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4CPS-121 Emergency medicine clinical pharmacist’s interventions and their impact on preventable adverse drug events
  1. G Garreta,
  2. C Sebastian,
  3. M Iglesias,
  4. F Salazar,
  5. N Meca,
  6. J Pardo,
  7. C Sangrador,
  8. J Nicolas
  1. H. U. Mutua de Terrassa, Pharmacy, Terrassa, Spain


Background and importance Emergency departments (ED) with established emergency pharmacist programmes have reported on both cost savings and a perception among physician and nursing staff that medication safety and quality of care are improved. Thence, in ED, the involement of clinical pharmacists can play an important part in the identification and reduction of preventable adverse drug events (ADEs).

Aim and objectives Evaluate the type and frequency of an emergency medicine (EM) clinical pharmacist’s intervention (CPI) on physicians’ prescribing and their effect on preventable ADEs.

Analyse the acceptance of CPI. These interventions were related to identifying, preventing and resolving drug-related problems.

Material and methods Retrospective observational study of all CPI completed on ED lodged (inpatient) adult (≥16 years old) prescriptions over 4 months in an academic hospital of 400 beds.

The National Coordinating Council for Medication Error Reporting and Prevention (NCC MERP) Index for Categorising Medication Errors Algorithm was used to categorise interventions. An ADE has been defined as “any harm associated with any dose of a drug”.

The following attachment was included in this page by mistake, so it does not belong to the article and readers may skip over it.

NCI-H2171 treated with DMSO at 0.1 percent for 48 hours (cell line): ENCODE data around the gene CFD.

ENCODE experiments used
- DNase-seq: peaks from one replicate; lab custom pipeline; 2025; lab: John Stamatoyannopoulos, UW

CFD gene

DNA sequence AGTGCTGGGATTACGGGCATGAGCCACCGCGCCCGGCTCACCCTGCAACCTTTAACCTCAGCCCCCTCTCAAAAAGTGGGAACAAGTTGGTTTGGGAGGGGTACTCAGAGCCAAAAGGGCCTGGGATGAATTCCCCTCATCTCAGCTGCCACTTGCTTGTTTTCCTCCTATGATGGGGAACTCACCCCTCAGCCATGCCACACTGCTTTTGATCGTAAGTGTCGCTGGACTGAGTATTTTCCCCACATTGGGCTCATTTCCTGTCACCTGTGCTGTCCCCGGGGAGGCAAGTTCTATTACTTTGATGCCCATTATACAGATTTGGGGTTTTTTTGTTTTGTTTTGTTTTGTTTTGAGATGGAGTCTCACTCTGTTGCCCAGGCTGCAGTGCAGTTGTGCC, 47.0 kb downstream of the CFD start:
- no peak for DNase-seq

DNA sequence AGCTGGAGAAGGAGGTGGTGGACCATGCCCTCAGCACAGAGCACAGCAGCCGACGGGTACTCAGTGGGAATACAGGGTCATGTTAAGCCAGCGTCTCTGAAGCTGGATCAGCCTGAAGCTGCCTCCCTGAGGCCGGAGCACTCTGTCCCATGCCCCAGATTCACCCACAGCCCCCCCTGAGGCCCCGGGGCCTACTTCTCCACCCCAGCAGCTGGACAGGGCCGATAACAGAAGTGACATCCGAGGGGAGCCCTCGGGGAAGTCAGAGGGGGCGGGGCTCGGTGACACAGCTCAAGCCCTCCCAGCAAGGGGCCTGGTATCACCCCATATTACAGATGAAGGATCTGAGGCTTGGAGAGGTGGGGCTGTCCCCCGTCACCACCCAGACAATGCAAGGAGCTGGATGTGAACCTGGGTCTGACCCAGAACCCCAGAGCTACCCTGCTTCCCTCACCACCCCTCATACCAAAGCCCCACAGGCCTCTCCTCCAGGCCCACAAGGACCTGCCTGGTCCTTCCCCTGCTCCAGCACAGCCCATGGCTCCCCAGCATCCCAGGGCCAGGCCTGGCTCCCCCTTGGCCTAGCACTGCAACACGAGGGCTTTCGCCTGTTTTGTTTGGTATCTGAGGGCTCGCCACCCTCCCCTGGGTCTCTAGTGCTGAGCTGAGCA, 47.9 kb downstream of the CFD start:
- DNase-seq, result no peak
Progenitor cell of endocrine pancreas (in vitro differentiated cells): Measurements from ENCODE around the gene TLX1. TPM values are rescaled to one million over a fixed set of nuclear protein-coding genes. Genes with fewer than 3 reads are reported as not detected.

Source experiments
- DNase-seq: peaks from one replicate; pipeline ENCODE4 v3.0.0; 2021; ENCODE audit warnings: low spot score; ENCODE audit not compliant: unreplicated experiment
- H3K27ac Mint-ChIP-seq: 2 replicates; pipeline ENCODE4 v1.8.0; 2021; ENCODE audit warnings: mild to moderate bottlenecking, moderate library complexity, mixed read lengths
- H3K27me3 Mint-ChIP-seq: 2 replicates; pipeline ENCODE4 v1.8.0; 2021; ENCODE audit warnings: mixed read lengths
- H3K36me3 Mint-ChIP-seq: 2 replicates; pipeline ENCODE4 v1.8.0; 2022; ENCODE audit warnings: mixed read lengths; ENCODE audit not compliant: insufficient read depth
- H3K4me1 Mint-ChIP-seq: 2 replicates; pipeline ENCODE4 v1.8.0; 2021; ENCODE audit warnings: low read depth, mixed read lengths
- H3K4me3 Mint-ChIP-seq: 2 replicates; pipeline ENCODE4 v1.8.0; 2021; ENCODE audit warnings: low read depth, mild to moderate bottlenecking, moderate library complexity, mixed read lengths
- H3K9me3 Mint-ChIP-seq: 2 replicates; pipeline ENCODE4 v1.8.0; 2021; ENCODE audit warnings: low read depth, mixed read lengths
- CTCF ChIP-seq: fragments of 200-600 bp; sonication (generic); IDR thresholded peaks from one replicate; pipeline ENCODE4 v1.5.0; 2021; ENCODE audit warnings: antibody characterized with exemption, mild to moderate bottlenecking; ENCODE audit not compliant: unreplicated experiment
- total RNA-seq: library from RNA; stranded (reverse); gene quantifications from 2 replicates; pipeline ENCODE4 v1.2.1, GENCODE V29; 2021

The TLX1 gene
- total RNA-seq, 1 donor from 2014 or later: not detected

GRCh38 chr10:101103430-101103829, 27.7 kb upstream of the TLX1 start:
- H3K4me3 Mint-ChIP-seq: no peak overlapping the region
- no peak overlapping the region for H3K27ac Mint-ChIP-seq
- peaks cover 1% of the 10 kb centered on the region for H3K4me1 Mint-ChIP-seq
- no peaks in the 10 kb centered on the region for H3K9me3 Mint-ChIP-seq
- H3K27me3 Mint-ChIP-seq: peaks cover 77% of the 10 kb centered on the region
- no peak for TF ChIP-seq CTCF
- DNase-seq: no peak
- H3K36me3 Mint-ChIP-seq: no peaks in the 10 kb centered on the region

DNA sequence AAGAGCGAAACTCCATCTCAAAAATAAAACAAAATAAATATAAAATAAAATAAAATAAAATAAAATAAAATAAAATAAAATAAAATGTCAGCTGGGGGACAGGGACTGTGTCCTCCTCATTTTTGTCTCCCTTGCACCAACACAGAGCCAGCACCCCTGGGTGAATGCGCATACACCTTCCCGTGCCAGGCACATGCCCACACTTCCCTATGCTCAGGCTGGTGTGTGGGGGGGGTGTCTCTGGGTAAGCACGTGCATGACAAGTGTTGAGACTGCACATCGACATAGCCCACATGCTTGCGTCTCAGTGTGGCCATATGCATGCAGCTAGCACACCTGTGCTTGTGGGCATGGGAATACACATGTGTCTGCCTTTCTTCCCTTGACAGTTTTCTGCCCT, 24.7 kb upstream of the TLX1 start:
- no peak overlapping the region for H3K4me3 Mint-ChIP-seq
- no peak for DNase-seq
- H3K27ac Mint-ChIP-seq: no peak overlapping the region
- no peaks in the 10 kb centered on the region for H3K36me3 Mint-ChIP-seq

Results A total of 645 CPI were collected in 607 patients (mean average of 1.23±1.89 CPI per patient). Mean age was 77±10.4 years and 69% were men. The acceptance rate was 90.4%; all CPI were conducted face-to-face with a physician. CPI most often pertained to anti-infective agents (40%), cardiovascular agents (17%), insulin (10%) and anticoagulants and thrombolytics (10%). The predominant intervention type were dose adjustment (35%), omission of regular medication on admission (30,5%),therapeutic substitutions(30%), initiating drug therapy(16.5%) and changes in route of drug administration (11%).

Of overall CPI, 42% were categorised as potential ADEs. The most common preventable ADEs intercepted were improper dose (56%) and frequency and route (23%).

The most common outcomes for interventions were reduction of preventable ADEs (45%) and optimisation of the therapeutic effects of the drugs that were administered (29%).

Conclusion and relevance This study demonstrated that adding EM pharmacists to the ED decreased significantly the rate of medication errors and potenital ADEs. Also, working side-by-side would explain the good acceptance of the CPI by ED physicians. However, further study is needed to demonstrate the clinical pharmacist’s contribution to the improvement of clinical and economic outcomes more comprehensively.

Conflict of interest No conflict of interest

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